Rabbi Chaim Shmulevitz attributes this development not to a more hateful generation of Egyptians but to a change in Jewish identity. Joseph et al possessed a dignity and clarity of identity that set them apart. The uncivil Egyptians would have decreed decrees in Joseph's day but it didn't occur to them to do so because the Jews occupied a different plane. Subsequent Jews lacked this clarity; living in a comparable realm to the Egyptians, they became susceptible.
R. Shmulevitz applies this idea to being free of subjugating and destructive inclinations: the greatest protection we have is a sense of dignity, an inner knowing of our immutable worth. We might succumb to such inclinations, but our actual dignity remains intact, ready to awaken.
This explains why we speak to witnesses in a capital case about the dignity of man. When witnesses testify in a Jewish court that someone committed a crime worthy of death, even after a thorough vetting of their testimony, we are concerned they're lying. The court thus reminds them that Adam was created alone to teach us that a single person was worth having created the whole world.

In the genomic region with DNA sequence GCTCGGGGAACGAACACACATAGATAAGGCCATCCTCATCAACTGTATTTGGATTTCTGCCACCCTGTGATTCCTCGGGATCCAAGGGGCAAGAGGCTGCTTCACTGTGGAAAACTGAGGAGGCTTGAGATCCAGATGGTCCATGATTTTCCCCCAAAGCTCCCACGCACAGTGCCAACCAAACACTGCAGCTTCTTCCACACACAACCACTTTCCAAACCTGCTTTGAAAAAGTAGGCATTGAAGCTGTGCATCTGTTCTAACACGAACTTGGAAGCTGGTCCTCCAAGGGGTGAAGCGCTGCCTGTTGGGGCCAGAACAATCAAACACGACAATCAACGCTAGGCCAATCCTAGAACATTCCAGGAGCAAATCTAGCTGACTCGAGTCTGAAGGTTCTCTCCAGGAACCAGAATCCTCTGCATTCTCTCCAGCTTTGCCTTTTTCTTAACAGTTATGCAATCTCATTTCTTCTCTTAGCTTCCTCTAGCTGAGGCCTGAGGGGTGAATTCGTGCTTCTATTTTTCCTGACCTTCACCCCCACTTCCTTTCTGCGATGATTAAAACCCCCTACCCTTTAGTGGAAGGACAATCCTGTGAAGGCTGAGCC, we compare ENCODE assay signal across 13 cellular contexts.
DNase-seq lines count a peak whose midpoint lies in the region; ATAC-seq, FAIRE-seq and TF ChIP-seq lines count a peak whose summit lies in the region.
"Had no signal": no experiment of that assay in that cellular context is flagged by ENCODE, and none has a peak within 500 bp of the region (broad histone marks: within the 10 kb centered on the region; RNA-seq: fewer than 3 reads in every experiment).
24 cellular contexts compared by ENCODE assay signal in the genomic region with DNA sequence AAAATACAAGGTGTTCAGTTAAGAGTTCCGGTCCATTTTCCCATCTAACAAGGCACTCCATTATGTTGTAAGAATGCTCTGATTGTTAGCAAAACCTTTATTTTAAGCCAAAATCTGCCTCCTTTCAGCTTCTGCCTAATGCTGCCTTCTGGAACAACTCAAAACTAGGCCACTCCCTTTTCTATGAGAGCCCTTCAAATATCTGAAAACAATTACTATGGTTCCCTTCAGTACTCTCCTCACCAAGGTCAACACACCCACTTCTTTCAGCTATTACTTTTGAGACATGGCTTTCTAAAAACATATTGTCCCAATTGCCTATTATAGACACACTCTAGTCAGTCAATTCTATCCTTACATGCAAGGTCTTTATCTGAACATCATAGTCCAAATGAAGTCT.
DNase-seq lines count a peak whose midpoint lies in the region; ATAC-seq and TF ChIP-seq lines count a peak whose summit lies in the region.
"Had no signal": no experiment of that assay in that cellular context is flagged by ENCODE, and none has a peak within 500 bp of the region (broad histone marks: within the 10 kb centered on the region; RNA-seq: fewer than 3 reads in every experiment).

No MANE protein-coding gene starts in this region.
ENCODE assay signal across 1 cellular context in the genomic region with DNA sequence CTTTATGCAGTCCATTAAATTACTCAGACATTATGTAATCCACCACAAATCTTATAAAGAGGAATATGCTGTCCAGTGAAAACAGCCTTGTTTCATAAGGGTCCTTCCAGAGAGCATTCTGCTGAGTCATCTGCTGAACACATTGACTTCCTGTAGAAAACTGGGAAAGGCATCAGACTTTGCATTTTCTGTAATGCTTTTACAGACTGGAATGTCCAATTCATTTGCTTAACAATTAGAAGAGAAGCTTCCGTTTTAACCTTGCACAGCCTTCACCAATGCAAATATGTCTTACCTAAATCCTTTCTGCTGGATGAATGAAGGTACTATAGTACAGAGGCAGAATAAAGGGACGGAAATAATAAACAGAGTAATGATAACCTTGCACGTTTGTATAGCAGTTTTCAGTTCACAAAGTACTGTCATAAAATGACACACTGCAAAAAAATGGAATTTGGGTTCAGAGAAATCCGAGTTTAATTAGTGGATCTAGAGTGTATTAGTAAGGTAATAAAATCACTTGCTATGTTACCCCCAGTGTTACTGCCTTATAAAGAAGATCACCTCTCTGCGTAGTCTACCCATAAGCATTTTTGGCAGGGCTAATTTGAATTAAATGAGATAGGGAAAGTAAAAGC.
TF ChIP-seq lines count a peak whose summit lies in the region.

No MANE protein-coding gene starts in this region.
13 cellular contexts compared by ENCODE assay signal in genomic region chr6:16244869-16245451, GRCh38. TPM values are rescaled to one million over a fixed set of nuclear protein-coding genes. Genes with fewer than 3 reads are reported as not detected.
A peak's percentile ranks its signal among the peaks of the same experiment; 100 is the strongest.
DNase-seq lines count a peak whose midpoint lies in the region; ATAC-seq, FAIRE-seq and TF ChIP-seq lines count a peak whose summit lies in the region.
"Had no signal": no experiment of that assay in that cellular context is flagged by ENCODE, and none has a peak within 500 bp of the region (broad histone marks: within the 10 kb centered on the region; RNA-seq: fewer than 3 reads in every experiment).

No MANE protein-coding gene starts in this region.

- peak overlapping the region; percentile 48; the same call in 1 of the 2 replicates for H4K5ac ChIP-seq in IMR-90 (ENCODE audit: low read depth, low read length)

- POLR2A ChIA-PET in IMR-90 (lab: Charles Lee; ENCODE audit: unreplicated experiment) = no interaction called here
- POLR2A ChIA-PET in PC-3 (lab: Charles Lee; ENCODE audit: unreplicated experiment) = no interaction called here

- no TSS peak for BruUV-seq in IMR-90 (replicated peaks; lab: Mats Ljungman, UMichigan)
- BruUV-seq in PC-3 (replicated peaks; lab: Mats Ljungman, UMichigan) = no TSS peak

How do we draw them away from the ledge of the cliff of false testimony? Not with threats that G-d's going to get them, but with the message of their dignity: "what you possess is precious, don't sully it."
Even one occupying a low place is close to inner exaltedness. Relating to the dignity in ourselves and others is the greatest resource we can offer.